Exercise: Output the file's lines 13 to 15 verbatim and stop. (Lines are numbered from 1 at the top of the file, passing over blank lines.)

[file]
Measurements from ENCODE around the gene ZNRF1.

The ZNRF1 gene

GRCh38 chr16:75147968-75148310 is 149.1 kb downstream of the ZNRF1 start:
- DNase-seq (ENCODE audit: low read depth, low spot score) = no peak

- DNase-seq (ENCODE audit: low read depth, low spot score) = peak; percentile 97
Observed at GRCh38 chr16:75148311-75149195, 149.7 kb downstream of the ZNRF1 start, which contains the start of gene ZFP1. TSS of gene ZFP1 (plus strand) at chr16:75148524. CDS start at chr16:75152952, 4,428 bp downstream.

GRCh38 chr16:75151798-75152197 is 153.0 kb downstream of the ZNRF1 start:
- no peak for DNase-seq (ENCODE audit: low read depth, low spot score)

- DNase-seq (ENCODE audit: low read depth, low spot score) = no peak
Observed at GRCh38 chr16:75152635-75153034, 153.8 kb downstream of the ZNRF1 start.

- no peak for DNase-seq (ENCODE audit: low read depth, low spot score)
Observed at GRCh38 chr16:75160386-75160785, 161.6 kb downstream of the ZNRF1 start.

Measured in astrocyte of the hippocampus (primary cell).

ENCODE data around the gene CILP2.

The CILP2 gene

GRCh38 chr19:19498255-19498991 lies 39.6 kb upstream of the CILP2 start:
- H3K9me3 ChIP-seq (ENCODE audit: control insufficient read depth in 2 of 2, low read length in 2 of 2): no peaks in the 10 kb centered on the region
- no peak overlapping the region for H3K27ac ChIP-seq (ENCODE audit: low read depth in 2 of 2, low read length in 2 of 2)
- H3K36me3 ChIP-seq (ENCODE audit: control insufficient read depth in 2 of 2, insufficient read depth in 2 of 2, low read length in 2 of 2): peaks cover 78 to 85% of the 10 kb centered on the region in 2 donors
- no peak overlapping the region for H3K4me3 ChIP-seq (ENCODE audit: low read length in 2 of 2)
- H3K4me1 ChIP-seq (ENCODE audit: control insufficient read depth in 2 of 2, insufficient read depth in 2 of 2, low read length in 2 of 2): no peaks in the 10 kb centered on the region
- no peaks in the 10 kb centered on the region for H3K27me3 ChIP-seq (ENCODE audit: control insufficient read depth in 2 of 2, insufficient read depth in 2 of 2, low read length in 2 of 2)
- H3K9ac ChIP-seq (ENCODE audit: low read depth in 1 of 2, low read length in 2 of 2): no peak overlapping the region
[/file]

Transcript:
Measured in astrocyte of the hippocampus (primary cell).

ENCODE data around the gene CILP2.

The CILP2 gene